Topic 1: Explore how conflicts arise and are resolved, negotiated, or remain as persistent sources of tension within your community. Look for the linguistic equivalent of that "raised eyebrow" or quiet rebuke we noted earlier in the semester. What kinds of conflict occur in your community, and how do members deal with them? The community approach may range. You may find, for example, that members "agree to disagree," or you may find that appeals to codified authority are invoked (e.g. a charter or mission statement), or you may find that certain salient personalities (perhaps people with good reputations in the community or people with a long knowledge of the history of the community) act as mediators of conflict. As a variant on this theme, consider how your community deals with what it deems transgressive behavior, that is behavior that goes beyond mere conflict and in some sense violates community norms.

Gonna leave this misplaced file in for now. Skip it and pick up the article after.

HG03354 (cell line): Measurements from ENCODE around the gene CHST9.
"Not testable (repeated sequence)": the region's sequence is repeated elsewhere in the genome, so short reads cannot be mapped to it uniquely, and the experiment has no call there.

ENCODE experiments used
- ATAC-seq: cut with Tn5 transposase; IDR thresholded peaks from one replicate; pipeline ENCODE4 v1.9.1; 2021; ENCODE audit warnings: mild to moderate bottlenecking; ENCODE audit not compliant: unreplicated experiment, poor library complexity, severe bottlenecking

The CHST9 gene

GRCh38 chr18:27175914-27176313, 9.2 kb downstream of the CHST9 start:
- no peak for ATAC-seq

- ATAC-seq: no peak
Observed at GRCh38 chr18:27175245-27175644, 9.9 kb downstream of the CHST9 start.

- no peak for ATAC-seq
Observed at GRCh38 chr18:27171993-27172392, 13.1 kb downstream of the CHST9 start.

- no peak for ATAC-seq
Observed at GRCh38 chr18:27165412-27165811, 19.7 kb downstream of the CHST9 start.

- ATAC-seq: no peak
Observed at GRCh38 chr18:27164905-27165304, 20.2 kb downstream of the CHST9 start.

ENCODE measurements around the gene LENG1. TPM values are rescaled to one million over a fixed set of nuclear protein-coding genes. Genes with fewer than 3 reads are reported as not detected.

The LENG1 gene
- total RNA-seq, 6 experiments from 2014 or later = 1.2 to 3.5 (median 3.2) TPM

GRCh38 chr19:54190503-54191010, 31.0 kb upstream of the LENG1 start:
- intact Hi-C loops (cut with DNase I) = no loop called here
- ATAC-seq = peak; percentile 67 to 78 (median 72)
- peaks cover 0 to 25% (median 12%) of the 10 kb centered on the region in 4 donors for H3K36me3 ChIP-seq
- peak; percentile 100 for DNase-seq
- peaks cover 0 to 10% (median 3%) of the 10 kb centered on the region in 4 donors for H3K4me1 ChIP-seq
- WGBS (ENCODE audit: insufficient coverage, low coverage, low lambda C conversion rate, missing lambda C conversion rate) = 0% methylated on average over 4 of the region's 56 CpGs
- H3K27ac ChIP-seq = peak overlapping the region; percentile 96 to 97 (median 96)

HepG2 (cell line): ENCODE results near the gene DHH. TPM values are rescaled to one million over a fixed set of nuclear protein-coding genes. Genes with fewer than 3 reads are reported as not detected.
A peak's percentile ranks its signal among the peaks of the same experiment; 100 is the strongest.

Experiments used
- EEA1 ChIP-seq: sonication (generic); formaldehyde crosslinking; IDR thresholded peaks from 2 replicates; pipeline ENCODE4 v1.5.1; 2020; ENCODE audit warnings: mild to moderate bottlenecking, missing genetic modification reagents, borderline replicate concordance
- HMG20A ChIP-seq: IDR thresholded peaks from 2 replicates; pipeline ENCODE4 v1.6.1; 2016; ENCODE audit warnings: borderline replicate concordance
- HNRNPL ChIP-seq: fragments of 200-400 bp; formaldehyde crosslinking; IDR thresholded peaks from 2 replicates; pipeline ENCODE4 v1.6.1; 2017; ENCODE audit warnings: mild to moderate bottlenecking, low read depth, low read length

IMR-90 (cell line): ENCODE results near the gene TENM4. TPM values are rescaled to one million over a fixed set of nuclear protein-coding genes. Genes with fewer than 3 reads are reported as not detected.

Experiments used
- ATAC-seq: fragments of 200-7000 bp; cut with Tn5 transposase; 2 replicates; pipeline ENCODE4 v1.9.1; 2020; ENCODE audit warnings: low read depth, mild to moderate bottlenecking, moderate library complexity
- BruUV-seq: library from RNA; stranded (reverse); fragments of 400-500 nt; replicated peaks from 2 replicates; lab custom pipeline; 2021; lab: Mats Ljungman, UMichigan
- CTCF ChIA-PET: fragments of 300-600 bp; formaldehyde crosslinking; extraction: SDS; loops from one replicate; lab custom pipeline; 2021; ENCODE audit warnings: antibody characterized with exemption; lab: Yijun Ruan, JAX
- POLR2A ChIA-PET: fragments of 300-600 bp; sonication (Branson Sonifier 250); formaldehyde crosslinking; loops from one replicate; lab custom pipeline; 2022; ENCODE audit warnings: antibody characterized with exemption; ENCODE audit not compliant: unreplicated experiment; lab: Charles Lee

Topic 2: One of the things that strikes me in reading the essays you've written so far is their broader social or sociological implications. Some of you are observing communities that represent already existing social structures that have been brought online. In some ways they may have been changed in the process; in others they replicate and perhaps even enhance existing social structures. Others are studying communities that can perhaps only exist online (e.g. because they bring together people who would be unlikely to "meet" in "real life," or because they employ technology that alters the nature of "meeting."). This topic asks you to explore in depth the relation between your community and existing offline social structures. Consider the degree to which your community changes or preserves existing social structures. Consider whether it represents something new, or whether, for example it reflects a transformation of the geographical "great good place."
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